Summer officially begins here with the solstice, but summer feels like it has been here far longer. Upstate isn't known for dry rainless stretches and 90 degree days, but we have them. Orchardists, my thoughts are with you. Personally though, I've been curious about expanding my notions of the right ciders for warm weather. Since Number 12 Cider House from Buffalo, Minnesota sent me two bottles of their cider, I thought I'd try one with a porch picnic last week to see how that works.
The identity that I see in Number 12 Cider House is very oriented towards quality. The name comes from their twelfth formulation of their cider, from back in 2011. They kept experimenting in order to develop a cider they loved. I know that sounds obvious and perhaps even universal, but it isn't. Many brands present heritage or regional identity or apple growing rather than focusing on the taste and quality of their cider. I appreciate that companies share their own set of values and priorities, but I admit I get extra excited when the final fermented beverage takes center stage.
The charming website has more information here: http://www.number12ciderhouse.com/
Usually, I turn to hopped ciders for warm weather, but I chilled and served a bottle of Sparkling Dry Cider in hopes it would be refreshing for a picnic on my porch. Here's what Number 12 Cider House says about this cider.
Number 12 Sparkling Dry is a truly dry, English style cider with a slightly tart finish. It has just the right amount of dry and tart, with an appley bouquet and a champagne-like sparkle. Sparkling Dry is blended with over 10 varieties of apples, picked and pressed and fermented to goodness. It is the culmination of 17 years of experimentation. And we're ready to share.This cider has an ABV of 7.4%. I'm curious to see what this Minnesota cider inspired by English ciders will actually taste like!
Appearance: brilliant, active visible bubbles, old gold
As the picture shows, this is a lovely cider with lots of active bubbles and fantastic brilliance. It looks like a champagne in a deep gold color. Very heartening. It pours with a lacy mouse of bubbles and at the tale end of the bottle a good bit of cloudy sediment.
Aromas: fermented fruit, caramel, yeast
The Sparking Dry smells fermented first and foremost. I can scent yeasty ripe apples and dust maturity. Everything about the smell points to mellowness, richness, and ripeness. The smell is appley but not like fresh fruit. I can also smell a bit of caramel.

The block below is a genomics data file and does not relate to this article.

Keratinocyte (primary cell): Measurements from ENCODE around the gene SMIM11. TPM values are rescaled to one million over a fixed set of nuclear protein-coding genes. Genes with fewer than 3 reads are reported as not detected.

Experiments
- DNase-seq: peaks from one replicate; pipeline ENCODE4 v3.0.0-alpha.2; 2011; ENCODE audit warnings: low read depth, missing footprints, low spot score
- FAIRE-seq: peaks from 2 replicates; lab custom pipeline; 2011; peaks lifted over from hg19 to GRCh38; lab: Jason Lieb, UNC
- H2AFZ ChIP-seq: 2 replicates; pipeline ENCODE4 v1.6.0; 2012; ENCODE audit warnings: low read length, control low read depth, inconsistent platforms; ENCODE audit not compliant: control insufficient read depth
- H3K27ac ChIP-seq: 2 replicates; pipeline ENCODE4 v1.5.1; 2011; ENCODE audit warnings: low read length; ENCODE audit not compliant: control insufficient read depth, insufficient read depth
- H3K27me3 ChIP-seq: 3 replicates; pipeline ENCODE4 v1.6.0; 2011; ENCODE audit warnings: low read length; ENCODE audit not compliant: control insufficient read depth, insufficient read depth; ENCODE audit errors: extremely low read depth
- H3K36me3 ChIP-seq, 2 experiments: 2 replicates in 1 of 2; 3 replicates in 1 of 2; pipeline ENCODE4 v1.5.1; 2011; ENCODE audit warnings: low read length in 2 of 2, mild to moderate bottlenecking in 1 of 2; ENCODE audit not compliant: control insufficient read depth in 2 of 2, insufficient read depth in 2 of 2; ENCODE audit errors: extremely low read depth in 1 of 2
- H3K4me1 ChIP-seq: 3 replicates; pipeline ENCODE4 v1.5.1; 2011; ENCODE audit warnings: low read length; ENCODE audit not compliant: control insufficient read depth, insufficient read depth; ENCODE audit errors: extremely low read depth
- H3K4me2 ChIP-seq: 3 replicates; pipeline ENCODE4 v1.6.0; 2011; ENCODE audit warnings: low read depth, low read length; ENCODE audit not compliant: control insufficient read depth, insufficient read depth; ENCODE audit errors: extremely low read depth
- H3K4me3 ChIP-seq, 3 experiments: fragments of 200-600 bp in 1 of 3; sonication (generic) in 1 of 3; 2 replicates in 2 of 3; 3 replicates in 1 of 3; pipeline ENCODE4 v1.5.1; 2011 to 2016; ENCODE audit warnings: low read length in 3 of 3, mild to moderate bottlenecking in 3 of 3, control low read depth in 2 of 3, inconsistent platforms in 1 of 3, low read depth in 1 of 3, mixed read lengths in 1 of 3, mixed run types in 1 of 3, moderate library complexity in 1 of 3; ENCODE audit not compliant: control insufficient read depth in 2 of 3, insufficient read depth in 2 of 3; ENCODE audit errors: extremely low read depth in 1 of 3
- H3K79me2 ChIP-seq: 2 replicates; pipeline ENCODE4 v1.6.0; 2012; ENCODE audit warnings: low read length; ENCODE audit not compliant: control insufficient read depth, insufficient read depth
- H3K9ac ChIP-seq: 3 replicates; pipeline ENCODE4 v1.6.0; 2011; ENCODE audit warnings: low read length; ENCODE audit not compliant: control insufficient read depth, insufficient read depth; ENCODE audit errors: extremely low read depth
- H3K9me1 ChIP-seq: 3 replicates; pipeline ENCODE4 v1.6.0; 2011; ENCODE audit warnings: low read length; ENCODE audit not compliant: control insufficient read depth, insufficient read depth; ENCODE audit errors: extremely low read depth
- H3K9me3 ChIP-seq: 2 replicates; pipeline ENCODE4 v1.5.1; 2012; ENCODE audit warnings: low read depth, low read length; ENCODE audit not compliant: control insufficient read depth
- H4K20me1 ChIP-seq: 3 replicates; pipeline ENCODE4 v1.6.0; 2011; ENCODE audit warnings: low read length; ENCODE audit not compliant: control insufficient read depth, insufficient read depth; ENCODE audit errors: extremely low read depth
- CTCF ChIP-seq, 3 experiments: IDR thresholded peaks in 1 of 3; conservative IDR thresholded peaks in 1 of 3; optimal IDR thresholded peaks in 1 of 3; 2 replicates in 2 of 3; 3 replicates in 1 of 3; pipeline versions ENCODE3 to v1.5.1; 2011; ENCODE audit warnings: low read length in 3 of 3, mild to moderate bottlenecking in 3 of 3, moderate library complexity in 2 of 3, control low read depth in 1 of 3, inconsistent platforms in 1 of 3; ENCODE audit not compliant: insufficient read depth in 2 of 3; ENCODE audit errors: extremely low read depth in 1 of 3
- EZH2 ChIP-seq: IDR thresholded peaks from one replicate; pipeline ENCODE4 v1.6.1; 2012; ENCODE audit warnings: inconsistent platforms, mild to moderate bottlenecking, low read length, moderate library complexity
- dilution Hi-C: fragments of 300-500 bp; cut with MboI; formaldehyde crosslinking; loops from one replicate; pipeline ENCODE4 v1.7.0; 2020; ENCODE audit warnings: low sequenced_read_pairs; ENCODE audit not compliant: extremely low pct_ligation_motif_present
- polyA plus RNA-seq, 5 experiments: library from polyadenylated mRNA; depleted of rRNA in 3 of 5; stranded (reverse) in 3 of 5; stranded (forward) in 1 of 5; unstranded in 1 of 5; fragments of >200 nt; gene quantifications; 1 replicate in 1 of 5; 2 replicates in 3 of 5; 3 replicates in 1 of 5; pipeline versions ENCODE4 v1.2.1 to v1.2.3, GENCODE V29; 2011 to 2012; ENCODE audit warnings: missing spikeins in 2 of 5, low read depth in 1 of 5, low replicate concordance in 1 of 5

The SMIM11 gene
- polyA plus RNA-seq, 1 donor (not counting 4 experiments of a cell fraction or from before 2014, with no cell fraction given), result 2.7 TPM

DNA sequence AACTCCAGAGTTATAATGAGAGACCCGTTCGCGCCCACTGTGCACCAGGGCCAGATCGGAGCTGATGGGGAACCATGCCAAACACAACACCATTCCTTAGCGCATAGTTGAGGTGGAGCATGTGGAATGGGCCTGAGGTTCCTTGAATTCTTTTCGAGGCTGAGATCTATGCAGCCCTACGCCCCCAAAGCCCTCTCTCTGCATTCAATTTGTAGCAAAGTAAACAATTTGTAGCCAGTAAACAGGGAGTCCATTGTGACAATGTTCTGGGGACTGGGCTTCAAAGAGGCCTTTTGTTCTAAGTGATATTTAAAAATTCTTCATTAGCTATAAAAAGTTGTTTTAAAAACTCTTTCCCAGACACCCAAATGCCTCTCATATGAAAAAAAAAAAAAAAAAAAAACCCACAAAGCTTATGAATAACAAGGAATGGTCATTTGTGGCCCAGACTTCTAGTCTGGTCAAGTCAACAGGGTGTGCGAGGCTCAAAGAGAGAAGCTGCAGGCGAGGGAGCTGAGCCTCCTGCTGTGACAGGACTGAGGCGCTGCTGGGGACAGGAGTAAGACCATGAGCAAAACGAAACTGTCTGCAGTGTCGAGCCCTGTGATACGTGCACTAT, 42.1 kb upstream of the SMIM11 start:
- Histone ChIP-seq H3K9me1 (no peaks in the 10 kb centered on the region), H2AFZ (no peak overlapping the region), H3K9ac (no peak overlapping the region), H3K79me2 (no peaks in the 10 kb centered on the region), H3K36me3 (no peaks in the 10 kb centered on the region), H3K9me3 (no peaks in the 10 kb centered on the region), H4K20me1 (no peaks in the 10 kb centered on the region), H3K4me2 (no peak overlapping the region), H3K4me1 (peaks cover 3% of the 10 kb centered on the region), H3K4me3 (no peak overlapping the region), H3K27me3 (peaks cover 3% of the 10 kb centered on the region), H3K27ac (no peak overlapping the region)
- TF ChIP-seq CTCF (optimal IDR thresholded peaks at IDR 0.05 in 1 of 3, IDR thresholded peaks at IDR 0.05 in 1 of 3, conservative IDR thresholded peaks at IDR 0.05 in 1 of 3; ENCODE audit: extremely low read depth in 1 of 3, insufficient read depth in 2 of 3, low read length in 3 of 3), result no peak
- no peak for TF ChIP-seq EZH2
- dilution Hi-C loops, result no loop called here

Dryness/sweetness: Decidedly dry.
Finally! They said dry and dry it is.
Flavors and drinking experience: citrus, sharp, rich, tannic
Wow! The first thing I notice about this cider is how it stimulates a salivary response. This cider has a lot going on. It is both high acidity and high tannincs. It tastes dark, and rich yet firm and sharp. The first hit of flavor is bitter, fruity and astringent at once. The acid lingers and creeps up tongue to salivary glands. I get a curling sensation below my ears! Wow!
I just keep noticing the acidity plus tannins over and over. I love how the cider cuts through fatty food. In terms of mouthfeel, there's lots of sparkle, this cider is bottle conditioned for certain. I find it very wine like as well as being influenced by english cider making. There's just a little gentle funk, but not enough to scare anyone. I like how this cider tastes spicy, with a bit of black pepper flavor. In terms of fruit, I get lemon, quince, and crabapple. One of my tasting companions thought it tasted like a sharp and tart apple peel. Everyone found it *Very* good.
For this porch picnic, we had cous cous with sun dried tomatoes, caramelized Vidalia onion, roasted red peppers and feta cheese. The cider worked well with this, as well as a veggie loaded green salad with avocado. Try your own pairings, but keep it simple so that this complex cider can get the attention it deserves.